By the mid-to-late twentieth century, cinema directors had established a representation of psychopathy that more or less corresponded to the two above mentioned perspectives. However, a number of recent films are set apart from this dominant cinematic image by focusing on characters that do not correlate with those previous perspectives, thus diverging from the dominant discourse. This essay will discuss three such films: The Talented Mr Ripley (1999), Gone Girl (2014), and Nightcrawler (2014). Although all three films have many common themes, the essay will look at a unique theme in each film that most strongly depicts society as amoral and unsympathetic.
The first act of The Talented Mr Ripley reveals the unsympathetic way that society treats people like Tom, the psychopathic character. Prior to his psychopathic actions, the film shows Tom in a humble background. Despite his talents, Tom has to do menial tasks to survive. Additionally, the film portrays him being dominated time and again by other characters: despite his reluctance, Mr. Greenleaf makes Tom go to Italy, while people like Freddie constantly patronize him. On top of that, the film also discloses a social disapproval of homosexuality, which causes Tom to lie about having a fiancee. As his character unfolds, Tom participates in a number of psychopathic acts ranging from manipulation to multiple murders.
The relationship between an unsympathetic environment and psychopathic tendency in an individual harkens back to the views of nineteenth-century scholars. They suggested that such an environment led an individual to become psychopathic. While the film does not explicitly depict Tom's environment to be a cause of his psychopathic behavior, it does suggest that Tom is subjected to an unsympathetic environment while displaying psychopathic tendencies.
Gone Girl highlights the role of an unsympathetic media in influencing the perception of a society that values image (of an individual or a situation) over truth. Ellen Abbott, a newscaster in the film, embodies a tendency to exaggerate the truth. Mundane actions like an accidental smile are analyzed as a symptom of sociopathy. Furthermore, Ellen's nonchalant apology to Nick in the final act suggests that such a practice had become commonplace. On top of that, the film also underscores the influence of media representation of public perception by, at times, disclosing reactions of unnamed characters. Ellen's false accusations of incest between Nick and his sister prompts two men to make jokes about "twincest." Additionally, it underlines, on multiple occasions, that the public reaction to any new information is dependent more on its delivery. Nick's initial appeals, which seem more natural, are met with skepticism; whereas, more calculated and rehearsed appeals are successful in encouraging sympathy.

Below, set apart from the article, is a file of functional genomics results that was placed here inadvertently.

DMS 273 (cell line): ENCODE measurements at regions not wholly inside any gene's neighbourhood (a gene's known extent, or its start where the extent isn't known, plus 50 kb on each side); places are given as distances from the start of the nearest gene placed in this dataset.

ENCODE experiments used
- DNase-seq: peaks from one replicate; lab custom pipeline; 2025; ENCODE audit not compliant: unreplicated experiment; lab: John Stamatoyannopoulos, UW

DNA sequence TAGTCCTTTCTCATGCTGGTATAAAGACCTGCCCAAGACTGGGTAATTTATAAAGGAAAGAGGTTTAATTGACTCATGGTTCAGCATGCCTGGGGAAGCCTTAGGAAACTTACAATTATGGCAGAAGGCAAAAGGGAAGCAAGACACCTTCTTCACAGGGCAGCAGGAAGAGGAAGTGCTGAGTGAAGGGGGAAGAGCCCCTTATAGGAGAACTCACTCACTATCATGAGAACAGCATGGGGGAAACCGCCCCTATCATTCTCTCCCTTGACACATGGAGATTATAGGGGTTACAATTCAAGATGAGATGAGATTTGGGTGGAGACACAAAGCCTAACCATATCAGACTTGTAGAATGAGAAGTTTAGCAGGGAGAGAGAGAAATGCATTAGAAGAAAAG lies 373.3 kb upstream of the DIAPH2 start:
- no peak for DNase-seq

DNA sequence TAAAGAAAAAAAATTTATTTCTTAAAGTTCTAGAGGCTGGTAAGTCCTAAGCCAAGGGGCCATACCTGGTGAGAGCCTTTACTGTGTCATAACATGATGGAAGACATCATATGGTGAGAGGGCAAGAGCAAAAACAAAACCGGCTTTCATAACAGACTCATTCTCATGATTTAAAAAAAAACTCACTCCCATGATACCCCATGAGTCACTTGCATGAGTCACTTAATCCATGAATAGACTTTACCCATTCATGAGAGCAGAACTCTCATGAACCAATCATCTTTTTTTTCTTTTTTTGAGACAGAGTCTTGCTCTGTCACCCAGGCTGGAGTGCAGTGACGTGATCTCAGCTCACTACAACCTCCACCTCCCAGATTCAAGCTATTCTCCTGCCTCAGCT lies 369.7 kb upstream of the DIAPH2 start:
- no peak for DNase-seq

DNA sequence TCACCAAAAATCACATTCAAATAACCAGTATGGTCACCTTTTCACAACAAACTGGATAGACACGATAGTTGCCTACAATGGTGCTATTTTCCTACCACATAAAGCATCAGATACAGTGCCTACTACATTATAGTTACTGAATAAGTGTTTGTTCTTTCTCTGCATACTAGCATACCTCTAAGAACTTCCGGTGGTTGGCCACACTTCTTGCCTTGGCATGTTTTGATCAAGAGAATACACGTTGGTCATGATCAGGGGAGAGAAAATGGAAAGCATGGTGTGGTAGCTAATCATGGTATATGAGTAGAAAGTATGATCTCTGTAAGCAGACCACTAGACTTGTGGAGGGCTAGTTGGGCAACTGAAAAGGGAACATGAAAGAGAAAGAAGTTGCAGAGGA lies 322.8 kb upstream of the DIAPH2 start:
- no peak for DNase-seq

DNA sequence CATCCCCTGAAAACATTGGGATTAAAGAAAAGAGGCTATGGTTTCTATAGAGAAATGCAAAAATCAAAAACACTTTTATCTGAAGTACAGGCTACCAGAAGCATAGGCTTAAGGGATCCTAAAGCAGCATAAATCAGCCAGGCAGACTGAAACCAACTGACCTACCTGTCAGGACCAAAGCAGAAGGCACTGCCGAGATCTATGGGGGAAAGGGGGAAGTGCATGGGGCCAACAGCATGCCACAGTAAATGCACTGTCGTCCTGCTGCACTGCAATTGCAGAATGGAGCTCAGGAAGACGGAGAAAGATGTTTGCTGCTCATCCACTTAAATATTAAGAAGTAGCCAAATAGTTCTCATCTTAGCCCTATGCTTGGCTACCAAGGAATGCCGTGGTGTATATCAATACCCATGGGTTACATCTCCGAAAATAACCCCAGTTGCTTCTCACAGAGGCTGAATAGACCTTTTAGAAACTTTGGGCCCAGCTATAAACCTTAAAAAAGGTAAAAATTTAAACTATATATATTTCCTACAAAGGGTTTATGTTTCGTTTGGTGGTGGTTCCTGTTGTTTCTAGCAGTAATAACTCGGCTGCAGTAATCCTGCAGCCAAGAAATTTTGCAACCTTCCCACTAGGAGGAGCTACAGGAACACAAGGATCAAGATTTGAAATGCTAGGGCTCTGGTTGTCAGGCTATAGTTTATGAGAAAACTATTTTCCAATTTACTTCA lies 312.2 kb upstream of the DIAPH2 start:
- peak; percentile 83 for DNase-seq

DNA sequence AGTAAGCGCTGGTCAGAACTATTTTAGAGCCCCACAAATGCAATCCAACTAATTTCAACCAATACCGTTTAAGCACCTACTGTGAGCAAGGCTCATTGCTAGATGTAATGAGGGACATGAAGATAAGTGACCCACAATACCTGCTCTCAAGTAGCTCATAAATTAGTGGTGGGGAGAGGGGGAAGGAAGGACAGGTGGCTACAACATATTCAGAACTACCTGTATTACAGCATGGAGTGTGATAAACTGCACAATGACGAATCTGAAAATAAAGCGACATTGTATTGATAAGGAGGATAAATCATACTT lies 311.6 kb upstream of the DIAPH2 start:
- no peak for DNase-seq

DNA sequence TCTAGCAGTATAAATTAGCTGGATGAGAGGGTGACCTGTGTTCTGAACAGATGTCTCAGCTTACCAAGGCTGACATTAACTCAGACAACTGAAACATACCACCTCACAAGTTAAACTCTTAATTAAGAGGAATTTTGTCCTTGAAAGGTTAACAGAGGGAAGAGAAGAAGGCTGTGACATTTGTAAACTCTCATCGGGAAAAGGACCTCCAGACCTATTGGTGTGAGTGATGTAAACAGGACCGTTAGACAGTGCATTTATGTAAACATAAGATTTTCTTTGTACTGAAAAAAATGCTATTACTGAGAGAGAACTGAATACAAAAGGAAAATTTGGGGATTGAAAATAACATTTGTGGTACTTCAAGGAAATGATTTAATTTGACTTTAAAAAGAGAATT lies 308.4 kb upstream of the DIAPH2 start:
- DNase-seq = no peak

Similar to less well-known theories of psychopathy, Gone Girl represents a psychopath being more adapted to this environment than other characters. Since the beginning of her plan, Amy goes to great lengths to ensure that her image is that of an innocent victim. She presents herself in a way that people will sympathize with her. In contrast to Amy, Nick appears incapable of doing so and therefore becomes ostracized by the media and the public alike. This portrayal in some ways corresponds to Harrington's and Smith's work, which suggests that psychopaths are more suited to adapting to an unsympathetic society.
Nightcrawler portrays how an amoral society favors psychopathic behavior. KWLA, a fictional cable news network, illustrates the work ethic of a for-profit organization. The film depicts how the company undermines moral concerns over pursuing financial gain. Many times, the obvious unethical means employed by Lou gets overlooked by Nina, the news director, as long as the product has a high market value. Incidents like accidents and deaths get stripped of their emotional value and are treated as commodities. Moreover, the film portrays how such a work environment favors someone who lacks, or is willing to forego, moral judgment. Lou gets more successful in his work, while Frank (the character voicing his moral concerns) often gets silenced. Finally, the film's climax shows an expansion of Lou's previously small enterprise.
This representation of psychopathic behavior being rewarded in an amoral society is discussed by Harrington and Smith. As a consequence, such rewards in a way promote further psychopathic behavior. A similar tendency is apparent in this film as well: as the film progresses, Lou becomes more successful and his actions become more psychopathic.
The relationship between an unsympathetic and amoral society and a psychopath represented in the three films to some extent aligns with the moral and sociological dimension of psychopathy. However, despite many common themes between the three films, each of them corresponds most strongly with a different aspect of the two discourses. The Talented Mr. Ripley hints at the role that an unsympathetic environment may play in inducing psychopathy; Gone Girl reveals how a psychopath may be better adapted at dealing with unsympathetic agents; Nightcrawler demonstrates how an amoral society rewards and thus promotes psychopathic behavior.
[This essay is by Salonika Neupane and is based on her graduation thesis in Culture, Society and Media at Ritsumeikan Asia Pacific University in Japan.]